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digitalmars.D - Changing the name of the language?

reply "ixid" <nuaccount gmail.com> writes:
D is a very poor name for a language. I appreciate it's late in 
the day for this and that it has probably been discussed before 
(not that I could find such a discussion with Google which 
relates to my point). Although the results for D are fine when 
googling for things like "D tutorial", more obscure terms are 
hard to find because "d" is so commonly used as a variable name. 
Searchability is important though I understand that this might be 
seen as a trivial point, it is a major human factor. The language 
would be far better off with a 3 to 5 letter identifier. It will 
succeed or fail for other reasons but an easily searchable name 
would help. Dlang as the search term isn't good enough because 
it's not actually the language's name, people don't use it that 
much when referring to D, nor do they usually use D2.
Mar 15 2012
next sibling parent bioinfornatics <bioinfornatics fedoraproject.org> writes:
Le vendredi 16 mars 2012 =C3=A0 02:23 +0100, ixid a =C3=A9crit :
 D is a very poor name for a language. I appreciate it's late in=20
 the day for this and that it has probably been discussed before=20
 (not that I could find such a discussion with Google which=20
 relates to my point). Although the results for D are fine when=20
 googling for things like "D tutorial", more obscure terms are=20
 hard to find because "d" is so commonly used as a variable name.=20
 Searchability is important though I understand that this might be=20
 seen as a trivial point, it is a major human factor. The language=20
 would be far better off with a 3 to 5 letter identifier. It will=20
 succeed or fail for other reasons but an easily searchable name=20
 would help. Dlang as the search term isn't good enough because=20
 it's not actually the language's name, people don't use it that=20
 much when referring to D, nor do they usually use D2.

as you said, we have already talk about this. yes D is not really a good name for search on the web. Commonly we use these keywords: - TDPL - dlang - d programming - d tuto - d wiki regards
Mar 15 2012
prev sibling next sibling parent Kevin Cox <kevincox.ca gmail.com> writes:
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On Mar 15, 2012 9:25 PM, "ixid" <nuaccount gmail.com> wrote:
 D is a very poor name for a language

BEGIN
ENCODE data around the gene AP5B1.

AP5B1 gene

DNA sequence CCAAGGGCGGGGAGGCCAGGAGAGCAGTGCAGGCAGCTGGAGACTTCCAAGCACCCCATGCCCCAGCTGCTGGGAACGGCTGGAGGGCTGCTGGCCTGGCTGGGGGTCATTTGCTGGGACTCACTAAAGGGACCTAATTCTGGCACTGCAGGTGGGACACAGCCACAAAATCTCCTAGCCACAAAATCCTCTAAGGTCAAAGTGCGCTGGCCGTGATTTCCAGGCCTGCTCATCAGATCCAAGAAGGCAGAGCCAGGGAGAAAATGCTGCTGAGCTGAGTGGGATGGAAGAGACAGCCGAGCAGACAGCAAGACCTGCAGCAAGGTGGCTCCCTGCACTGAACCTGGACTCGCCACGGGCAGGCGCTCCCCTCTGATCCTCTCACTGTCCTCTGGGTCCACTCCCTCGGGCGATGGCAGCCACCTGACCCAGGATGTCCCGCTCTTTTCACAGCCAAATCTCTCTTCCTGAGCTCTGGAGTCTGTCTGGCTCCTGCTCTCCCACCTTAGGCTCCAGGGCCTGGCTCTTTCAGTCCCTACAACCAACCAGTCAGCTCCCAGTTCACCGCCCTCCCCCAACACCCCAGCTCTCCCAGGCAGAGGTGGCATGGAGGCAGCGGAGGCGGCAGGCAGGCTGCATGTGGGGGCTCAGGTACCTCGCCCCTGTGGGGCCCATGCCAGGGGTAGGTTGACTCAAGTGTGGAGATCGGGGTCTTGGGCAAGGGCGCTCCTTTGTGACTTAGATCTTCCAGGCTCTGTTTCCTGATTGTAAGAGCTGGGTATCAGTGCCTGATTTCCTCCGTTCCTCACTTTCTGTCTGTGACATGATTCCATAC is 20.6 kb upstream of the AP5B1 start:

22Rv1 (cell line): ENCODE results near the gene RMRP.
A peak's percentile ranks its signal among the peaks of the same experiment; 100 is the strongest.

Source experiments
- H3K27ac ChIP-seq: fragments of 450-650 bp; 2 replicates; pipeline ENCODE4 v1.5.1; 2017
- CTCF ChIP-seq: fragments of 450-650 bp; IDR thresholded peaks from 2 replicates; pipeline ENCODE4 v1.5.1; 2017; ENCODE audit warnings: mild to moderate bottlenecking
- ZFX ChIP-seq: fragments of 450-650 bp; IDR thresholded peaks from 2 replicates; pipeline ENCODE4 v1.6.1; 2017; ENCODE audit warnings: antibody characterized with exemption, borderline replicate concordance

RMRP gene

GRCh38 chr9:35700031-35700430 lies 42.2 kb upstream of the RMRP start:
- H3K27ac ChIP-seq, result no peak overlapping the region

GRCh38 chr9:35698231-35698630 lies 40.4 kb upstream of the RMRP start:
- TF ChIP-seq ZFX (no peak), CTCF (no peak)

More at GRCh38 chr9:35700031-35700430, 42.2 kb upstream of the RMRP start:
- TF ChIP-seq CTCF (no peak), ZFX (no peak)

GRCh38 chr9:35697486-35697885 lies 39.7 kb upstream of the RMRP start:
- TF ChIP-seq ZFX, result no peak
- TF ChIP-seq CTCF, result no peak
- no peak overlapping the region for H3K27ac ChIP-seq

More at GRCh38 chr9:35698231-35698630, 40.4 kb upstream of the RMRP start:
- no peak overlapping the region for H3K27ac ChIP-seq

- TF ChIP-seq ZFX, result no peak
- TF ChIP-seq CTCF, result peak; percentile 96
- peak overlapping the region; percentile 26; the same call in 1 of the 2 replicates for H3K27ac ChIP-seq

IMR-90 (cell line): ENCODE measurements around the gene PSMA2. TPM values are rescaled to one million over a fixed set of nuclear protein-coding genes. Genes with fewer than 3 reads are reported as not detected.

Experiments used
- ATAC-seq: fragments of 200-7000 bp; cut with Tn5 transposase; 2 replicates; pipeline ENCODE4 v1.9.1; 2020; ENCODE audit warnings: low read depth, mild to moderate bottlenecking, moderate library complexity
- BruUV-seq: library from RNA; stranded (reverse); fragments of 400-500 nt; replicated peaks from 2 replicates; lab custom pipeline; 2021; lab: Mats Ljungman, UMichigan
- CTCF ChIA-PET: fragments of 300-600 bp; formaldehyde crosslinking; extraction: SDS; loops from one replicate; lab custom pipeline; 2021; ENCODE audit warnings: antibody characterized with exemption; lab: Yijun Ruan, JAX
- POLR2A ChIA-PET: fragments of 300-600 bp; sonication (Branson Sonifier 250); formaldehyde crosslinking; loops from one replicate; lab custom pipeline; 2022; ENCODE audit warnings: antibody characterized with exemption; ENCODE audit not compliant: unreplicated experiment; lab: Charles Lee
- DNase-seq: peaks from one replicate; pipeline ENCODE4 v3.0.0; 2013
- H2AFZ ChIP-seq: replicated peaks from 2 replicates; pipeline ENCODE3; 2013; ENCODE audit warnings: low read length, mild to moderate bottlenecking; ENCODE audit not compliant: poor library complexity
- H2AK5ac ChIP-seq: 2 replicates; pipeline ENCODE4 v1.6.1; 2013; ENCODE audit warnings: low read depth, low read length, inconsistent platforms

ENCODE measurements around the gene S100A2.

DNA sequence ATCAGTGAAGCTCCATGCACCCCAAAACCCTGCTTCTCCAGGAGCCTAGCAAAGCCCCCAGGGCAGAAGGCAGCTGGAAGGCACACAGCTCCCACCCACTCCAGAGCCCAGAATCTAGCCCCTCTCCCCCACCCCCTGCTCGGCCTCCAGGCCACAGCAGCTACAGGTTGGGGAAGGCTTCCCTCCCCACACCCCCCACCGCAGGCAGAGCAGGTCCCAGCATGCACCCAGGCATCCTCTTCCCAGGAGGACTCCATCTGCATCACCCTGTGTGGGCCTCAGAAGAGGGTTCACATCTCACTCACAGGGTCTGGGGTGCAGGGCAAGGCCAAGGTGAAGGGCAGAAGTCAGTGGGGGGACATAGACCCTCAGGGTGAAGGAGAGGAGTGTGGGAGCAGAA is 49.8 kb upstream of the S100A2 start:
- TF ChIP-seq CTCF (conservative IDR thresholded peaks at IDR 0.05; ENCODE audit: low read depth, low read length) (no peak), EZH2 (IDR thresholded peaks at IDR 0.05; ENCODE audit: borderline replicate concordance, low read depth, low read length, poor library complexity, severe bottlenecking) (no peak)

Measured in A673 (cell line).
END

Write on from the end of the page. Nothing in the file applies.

I like dpl and post tagged with it would turn up pretty well in google. But, as dlang is the website I think that is the best. Most blogs and fourms have a tag feature and you could always just say it in your post. "D (dlang.org)" google will pick up the url really nicely. I don't think the name is a problem, people who write about D just have to get system going and search engines will catch on. Especially now that the dlang.org site is official the problem will only fade. --0015175df33040788f04bb52452f Content-Type: text/html; charset=UTF-8 Content-Transfer-Encoding: quoted-printable <p><br> On Mar 15, 2012 9:25 PM, &quot;ixid&quot; &lt;<a href=3D"mailto:nuaccount g= mail.com">nuaccount gmail.com</a>&gt; wrote:<br> &gt;<br> &gt; D is a very poor name for a language</p> <p>I like dpl and post tagged with it would turn up pretty well in google.= =C2=A0 But, as dlang is the website I think that is the best.=C2=A0 Most bl= ogs and fourms have a tag feature and you could always just say it in your = post. &quot;D (<a href=3D"http://dlang.org">dlang.org</a>)&quot;=C2=A0 goog= le will pick up the url really nicely.=C2=A0 I don&#39;t think the name is = a problem, people who write about D just have to get system going and searc= h engines will catch on.=C2=A0 Especially now that the <a href=3D"http://dl= ang.org">dlang.org</a> site is official the problem will only fade.<br> </p> --0015175df33040788f04bb52452f--
Mar 15 2012
prev sibling next sibling parent "bearophile" <bearophileHUGS lycos.com> writes:
ixid:

 Searchability is important though I understand that this might 
 be seen as a trivial point, it is a major human factor. The 
 language would be far better off with a 3 to 5 letter 
 identifier. It will succeed or fail for other reasons but an 
 easily searchable name would help. Dlang as the search term 
 isn't good enough because it's not actually the language's 
 name, people don't use it that much when referring to D, nor do 
 they usually use D2.